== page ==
Apple is still reaping huge profits from the iPhone while mining more moneymaking opportunities from the growing popularity of its smartwatch, digital services and wireless earbuds.
That combination produced a banner season for a company whose fortunes appeared to be sliding just a year ago amid declining sales for the iPhone, its marquee product for the past decade.
Apple's fiscal first-quarter results, released Tuesday (US time), provided the latest proof that the fears hanging over the consumer electronics icon might have been unfounded.
Apple's profit and revenue for the October-December period topped analysts' projections, providing another boost to a stock that has more than doubled in less than 13 months.
The shares surged by more than 2 per cent to US$325.33 ($497.11) in extended trading after the numbers came out. That's up from US$142 in January 2019 after Apple warned that consumers weren't buying new iPhones at the clip that they once were, especially in China, the company's biggest market outside the US and Europe.
If the stock gains in similarly in Wednesday's regular trading session, it will mark a new all-time high for the stock and further cement Apple's position as the most valuable company in the US, with a market value of US$1.4 trillion.
The mystery virus that has recently been killing people in China now looms as a potential concern for Apple, but investors for now are focusing on what now looks like an even more prosperous road ahead for a company that turned a US$55 billion profit in its past fiscal year.
Apple got off to a fast start for fiscal 2020, with a first-quarter profit of US$22.2b, or US$4.99 per share, on revenue of US$91.8b. Analysts polled by FactSet had predicted earnings of US$4.54 per share on revenue of US$88.5b.
As usual, the iPhone remained Apple's marquee attraction. Boosted by the release of the iPhone 11 heading into the holiday season, the product generated sales of US$56b, an 8 per cent increase from the previous year's disappointing showing.
Besides rolling out high-end phones with more cameras and starting price of US$1,000, Apple also sold a more basic model starting at US$700 — a US$50 drop from a comparable version released in 2018.
Apple's division that includes its app store, product warranties, music streaming and a new Netflix-like video service delivered revenue of US$12.7b, up 17 per cent from the previous year. Apple is hoping its service division will produce revenue of at least US$50b this year, doubling its output in just four years.
The services division is feeding into all iPhones, iPads, Macs and other Apple products already being used, which the company said Tuesday now totals 1.5 billion devices, up by 100 million from the previous year. ""We see this as a powerful testament to the satisfaction, engagement and loyalty of our customers — and a great driver of our growth across the board," Apple CEO Tim Cook said in a statement.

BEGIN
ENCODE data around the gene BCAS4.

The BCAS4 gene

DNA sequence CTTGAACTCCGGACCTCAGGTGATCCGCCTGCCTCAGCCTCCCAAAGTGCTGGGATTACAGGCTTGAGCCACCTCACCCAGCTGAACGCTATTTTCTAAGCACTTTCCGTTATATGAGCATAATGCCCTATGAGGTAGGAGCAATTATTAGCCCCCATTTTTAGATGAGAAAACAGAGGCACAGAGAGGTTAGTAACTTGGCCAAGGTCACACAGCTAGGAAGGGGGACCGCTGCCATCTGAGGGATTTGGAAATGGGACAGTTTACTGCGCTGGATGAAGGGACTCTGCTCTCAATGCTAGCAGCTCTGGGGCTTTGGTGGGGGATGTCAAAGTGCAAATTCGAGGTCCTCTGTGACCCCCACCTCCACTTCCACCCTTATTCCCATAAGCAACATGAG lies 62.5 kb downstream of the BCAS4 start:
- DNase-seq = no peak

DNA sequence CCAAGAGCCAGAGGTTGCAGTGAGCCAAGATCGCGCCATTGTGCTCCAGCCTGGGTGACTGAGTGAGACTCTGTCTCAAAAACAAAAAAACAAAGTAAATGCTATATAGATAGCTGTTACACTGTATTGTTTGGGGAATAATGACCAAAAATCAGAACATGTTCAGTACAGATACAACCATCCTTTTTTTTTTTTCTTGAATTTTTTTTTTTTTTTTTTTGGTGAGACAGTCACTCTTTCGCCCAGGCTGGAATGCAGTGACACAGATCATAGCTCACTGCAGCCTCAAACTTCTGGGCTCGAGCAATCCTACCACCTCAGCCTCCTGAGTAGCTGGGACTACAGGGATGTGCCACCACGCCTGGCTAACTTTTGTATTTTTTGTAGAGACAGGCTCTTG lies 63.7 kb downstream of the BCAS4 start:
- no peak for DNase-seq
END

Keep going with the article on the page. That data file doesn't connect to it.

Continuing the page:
The Apple TV Plus video streaming service that Apple launched amid great fanfare in October is supposed to help that cause, but it may not be a huge contributor this year. That's because Apple is initially selling it for just US$5 per month to help drum up interest. That's less than half the price of Netflix's most popular plan.
What's more, Apple is giving away a free year of Apple TV Plus to anyone who buys a new iPhone or several other devices, a promotion that means tens of millions of people aren't paying anything for the service yet. Apple didn't disclose how many subscribers the service had at the end of its first quarter in operation.
Meanwhile, the Apple Watch that the company began selling nearly five years ago continued to gain new converts and the latest version of its wireless earbuds, AirPods, emerged as a hot commodity during the holiday season.
Apple introduced the AirPods after removing the headphone jack from the iPhone in 2016, but the product picked up more momentum in October with a next-generation set designed to fit better in people's ears. That version, called AirPods Pro, proved so popular that Apple had trouble keeping it in stock. The AirPods Pro also cost more at US$250, up from US$160 to US$200 from the previous generation.
All those factors helped Apple's "wearables, home and accessories" category garner sales totaling US$10b in the past quarter, a 37 per cent increase from the previous year. That makes this category Apple's fastest growing division.